of which conceptions oriental history amply proves to be of heathen derivation.
It was anciently believed that the Word and Breath of God were the same, and possessed a vitalizing power, which, as they issued from his mouth, might be transformed into another being known as a secondary God. Both the Jews and the Christians seem to have inherited this belief, as evinced by the foregoing quotations from their bible. The most ancient tradition taught that the Word emanated from the mouth of the principal God, and "became flesh," that is, took form, as the ancient Brahmins expressed it, for the special purpose of serving as agent in the work of creation, that is, to become the creator of the external universe. St. John evidently borrowed this idea. Read his first chapter.
The pre-existence or previous existence of the Word, antecedent to the date of its metamorphosis into the human form, we find taught in several of the ancient systems of religion, as well as the more modern Christian system. Several texts in the Christian New Testament set forth the doctrine quite explicitly. Christ, as the Divine Word, declared, "Before Abraham was I am," and that he had an existence with the Father before the foundation of the world, etc., which is a distinct avowal of the doctrine of preexistence.
But oriental history proves the doctrine is much older than Christianity.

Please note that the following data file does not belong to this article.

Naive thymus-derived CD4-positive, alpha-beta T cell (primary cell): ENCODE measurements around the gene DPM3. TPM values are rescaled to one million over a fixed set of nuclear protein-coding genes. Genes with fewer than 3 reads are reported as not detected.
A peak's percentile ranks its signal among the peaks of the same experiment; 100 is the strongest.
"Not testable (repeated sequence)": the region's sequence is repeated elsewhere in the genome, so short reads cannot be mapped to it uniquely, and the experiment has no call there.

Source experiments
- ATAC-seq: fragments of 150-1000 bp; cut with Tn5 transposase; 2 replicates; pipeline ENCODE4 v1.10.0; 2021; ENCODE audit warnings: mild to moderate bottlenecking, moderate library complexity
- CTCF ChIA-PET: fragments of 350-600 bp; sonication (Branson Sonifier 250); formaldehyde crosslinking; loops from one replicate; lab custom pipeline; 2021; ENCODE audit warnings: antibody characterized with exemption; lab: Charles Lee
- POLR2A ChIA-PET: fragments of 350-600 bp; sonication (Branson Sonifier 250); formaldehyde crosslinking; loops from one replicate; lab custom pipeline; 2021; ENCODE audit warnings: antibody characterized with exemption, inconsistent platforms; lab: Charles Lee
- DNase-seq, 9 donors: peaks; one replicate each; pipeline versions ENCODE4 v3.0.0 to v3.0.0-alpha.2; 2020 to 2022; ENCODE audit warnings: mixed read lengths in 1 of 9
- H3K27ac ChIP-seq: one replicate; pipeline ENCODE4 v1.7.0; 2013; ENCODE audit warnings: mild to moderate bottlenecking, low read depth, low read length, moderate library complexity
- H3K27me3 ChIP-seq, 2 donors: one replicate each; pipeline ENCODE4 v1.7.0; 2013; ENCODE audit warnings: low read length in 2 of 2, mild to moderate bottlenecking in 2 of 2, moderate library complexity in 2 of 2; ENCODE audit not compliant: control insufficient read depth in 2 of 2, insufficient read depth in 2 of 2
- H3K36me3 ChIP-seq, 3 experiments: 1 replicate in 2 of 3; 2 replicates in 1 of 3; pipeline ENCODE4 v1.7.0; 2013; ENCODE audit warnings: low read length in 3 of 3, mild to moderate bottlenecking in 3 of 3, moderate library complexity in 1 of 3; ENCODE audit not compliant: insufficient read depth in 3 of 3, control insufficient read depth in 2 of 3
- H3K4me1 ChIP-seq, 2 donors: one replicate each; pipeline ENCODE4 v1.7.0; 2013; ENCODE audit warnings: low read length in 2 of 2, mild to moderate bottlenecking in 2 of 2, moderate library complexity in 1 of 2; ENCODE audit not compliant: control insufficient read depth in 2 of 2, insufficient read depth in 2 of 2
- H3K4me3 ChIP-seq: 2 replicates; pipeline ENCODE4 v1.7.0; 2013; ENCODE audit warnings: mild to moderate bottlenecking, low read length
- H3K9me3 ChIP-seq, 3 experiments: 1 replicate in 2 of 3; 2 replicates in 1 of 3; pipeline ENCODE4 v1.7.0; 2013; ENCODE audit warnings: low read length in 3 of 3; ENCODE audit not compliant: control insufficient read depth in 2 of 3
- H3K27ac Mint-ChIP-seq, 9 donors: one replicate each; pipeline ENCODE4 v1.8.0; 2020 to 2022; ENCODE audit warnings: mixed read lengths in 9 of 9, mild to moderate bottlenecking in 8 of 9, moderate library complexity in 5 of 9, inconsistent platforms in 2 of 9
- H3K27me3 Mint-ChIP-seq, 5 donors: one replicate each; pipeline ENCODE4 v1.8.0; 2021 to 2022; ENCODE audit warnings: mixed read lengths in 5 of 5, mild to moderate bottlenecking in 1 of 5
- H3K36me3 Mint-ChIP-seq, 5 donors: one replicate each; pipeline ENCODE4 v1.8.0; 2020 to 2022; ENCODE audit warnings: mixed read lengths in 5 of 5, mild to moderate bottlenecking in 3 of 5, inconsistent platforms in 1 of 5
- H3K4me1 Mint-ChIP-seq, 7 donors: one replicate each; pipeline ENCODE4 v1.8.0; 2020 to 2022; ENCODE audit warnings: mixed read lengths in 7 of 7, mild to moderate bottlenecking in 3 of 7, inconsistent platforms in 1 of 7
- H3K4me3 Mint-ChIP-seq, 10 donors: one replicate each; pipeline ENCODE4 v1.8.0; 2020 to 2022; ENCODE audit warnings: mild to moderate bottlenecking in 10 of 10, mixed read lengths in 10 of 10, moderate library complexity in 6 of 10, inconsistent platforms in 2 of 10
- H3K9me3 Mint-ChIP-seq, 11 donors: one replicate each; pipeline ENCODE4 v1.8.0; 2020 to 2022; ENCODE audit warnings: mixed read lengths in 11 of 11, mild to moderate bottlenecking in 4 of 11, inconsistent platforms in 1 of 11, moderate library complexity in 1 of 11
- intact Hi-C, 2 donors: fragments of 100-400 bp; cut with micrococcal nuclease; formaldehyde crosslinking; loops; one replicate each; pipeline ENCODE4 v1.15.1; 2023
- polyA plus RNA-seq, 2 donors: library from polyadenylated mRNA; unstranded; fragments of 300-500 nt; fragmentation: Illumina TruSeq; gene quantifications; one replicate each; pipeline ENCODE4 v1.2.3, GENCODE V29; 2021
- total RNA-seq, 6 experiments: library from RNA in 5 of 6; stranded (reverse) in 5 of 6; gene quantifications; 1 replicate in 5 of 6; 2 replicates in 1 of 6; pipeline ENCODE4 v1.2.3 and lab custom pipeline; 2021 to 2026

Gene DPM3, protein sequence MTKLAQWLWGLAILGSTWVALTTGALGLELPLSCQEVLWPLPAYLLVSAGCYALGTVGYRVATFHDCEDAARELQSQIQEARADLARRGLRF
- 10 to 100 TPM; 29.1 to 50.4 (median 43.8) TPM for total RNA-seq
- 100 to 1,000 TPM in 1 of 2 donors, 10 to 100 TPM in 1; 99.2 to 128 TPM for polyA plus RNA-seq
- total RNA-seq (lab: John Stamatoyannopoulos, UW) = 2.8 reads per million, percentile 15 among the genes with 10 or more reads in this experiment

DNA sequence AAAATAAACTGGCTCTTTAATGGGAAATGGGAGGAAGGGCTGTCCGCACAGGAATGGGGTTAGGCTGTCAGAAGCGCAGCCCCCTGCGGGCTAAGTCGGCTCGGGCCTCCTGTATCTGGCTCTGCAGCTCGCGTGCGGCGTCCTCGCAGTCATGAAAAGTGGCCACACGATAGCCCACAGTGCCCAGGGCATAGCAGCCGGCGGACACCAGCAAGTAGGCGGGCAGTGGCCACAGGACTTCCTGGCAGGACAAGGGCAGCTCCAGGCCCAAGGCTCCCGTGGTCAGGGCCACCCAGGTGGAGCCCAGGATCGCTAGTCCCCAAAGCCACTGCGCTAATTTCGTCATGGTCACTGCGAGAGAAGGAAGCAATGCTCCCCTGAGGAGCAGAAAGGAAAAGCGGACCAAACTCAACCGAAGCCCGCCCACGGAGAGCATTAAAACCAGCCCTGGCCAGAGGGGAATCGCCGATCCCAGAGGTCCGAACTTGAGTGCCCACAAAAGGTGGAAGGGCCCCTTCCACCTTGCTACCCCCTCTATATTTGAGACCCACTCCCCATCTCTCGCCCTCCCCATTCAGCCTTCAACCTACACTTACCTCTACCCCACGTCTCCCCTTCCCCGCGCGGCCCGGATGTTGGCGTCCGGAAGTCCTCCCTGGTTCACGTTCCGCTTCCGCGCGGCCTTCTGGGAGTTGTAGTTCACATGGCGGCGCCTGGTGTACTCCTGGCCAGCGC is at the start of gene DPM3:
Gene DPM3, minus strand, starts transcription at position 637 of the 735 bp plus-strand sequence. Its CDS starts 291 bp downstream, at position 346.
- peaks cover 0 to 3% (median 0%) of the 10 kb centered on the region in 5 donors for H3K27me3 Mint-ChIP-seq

The Hindoo very anciently taught that "the Word had existed with God from all eternity, and when spoken it became a glorious form, the aggregate embodiment of all the divine ideas, and performed the work of creation." And of Chrishna, it is affirmed that "while upon the earth he existed also in heaven." (See Baghavat Gita.)
In like manner it is declared of an Egyptian God, that "though he was born into the world, he existed with his father God before the world was made." And parallel to this is the statement of the Chinese bible, that "though the Holy Word (Chang-si) will be born upon the earth, yet he existed before anything was made." Even for Pythagoras it was claimed he existed in heaven before he was born upon the earth. Mr. Higgins, in summing up the matter, declares, "All the old religions believed the world was created by the Word, and that this Word existed before creation" (Ana., vol. ii. p. 77), which clearly indicates the source of St. John's creative Word.
In most cases the living Divine Word was known by different names and titles, prior to the era of its assuming the mortal form, from that by which it was known after its fleshly investment.
Among the ancient Persians, the name for the divine spiritual Word was Hanover. After its human birth, it was called "Mithra the Mediator." The Hindoo oriental term for the primeval Word was Om, or Aum. After assuming its most important incarnate form, it was known as Chrishna. The Chinese Holy Interior Word was Omi-to, and its principal incarnation was Chang-ti or Ti-en-ti. The Japanese also proclaimed their belief in a Divine Word before the Christian era, which, in their language, was Amina. They taught, like John, that it came forth from the mouth of the Supreme God (Brahm) to perform the work of creation, after which, it was known as Sakia. And that popular Christian writer, Mr. Milman, informs us that the Jewish founders of Christianity believed in an original Divine Word, which they call Memra. When it descended to the earth, and "became flesh, and dwelt amongst us" (John i. 4.) according to the evangelist John,